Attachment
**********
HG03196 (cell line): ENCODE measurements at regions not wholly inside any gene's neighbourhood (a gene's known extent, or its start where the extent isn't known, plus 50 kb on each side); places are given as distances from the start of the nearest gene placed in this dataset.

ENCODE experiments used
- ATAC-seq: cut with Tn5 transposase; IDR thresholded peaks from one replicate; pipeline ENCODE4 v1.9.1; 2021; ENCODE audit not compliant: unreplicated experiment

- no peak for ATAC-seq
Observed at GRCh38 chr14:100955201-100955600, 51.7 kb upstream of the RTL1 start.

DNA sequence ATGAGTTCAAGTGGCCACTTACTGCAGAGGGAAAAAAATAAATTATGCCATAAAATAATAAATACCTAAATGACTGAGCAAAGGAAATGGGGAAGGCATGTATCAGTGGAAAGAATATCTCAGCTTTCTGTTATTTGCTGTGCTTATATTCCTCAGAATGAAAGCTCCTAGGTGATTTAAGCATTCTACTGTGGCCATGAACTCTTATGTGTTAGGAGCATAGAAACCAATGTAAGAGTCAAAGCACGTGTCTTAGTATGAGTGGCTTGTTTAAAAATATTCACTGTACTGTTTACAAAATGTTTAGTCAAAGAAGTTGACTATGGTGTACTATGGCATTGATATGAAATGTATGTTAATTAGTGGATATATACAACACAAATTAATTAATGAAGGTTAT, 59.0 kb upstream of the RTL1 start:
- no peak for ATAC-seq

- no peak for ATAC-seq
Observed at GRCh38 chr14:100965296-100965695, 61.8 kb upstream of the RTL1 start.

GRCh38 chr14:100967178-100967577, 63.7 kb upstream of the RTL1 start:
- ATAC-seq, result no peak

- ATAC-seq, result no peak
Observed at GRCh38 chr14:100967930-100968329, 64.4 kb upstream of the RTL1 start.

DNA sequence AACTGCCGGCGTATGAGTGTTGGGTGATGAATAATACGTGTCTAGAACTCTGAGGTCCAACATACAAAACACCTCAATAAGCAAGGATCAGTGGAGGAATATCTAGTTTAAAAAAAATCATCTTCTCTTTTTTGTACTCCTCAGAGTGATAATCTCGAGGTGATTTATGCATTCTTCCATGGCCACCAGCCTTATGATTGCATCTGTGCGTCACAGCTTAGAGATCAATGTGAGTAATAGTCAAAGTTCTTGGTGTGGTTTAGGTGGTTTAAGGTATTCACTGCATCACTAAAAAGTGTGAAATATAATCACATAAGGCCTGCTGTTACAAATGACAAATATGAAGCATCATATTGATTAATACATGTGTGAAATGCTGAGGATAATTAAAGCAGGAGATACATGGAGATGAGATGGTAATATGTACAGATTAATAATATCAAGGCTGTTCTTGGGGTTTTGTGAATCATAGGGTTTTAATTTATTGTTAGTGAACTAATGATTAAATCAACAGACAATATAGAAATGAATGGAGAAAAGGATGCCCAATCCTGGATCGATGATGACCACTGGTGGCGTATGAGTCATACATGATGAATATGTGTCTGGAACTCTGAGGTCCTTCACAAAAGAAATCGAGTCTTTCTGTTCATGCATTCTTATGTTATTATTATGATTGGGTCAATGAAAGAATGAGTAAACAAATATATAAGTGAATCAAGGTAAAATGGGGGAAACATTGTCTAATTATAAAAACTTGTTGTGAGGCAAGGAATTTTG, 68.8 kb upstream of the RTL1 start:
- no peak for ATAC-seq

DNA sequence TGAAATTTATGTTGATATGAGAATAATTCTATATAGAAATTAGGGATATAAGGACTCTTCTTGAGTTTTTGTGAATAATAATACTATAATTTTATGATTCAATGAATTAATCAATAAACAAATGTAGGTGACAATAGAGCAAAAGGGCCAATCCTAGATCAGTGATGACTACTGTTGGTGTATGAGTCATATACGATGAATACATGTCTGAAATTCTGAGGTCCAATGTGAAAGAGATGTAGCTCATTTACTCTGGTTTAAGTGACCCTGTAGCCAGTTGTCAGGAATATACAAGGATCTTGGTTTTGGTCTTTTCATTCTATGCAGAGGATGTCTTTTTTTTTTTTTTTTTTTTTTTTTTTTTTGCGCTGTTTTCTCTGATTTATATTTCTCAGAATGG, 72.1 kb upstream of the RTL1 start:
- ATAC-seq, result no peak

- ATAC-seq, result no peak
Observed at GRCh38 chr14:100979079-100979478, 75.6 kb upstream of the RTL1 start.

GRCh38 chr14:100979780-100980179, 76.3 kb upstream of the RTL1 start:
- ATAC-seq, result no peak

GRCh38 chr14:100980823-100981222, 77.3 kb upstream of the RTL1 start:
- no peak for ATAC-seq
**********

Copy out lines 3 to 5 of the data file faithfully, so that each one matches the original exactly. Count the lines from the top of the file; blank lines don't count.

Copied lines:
- ATAC-seq: cut with Tn5 transposase; IDR thresholded peaks from one replicate; pipeline ENCODE4 v1.9.1; 2021; ENCODE audit not compliant: unreplicated experiment

- no peak for ATAC-seq
Observed at GRCh38 chr14:100955201-100955600, 51.7 kb upstream of the RTL1 start.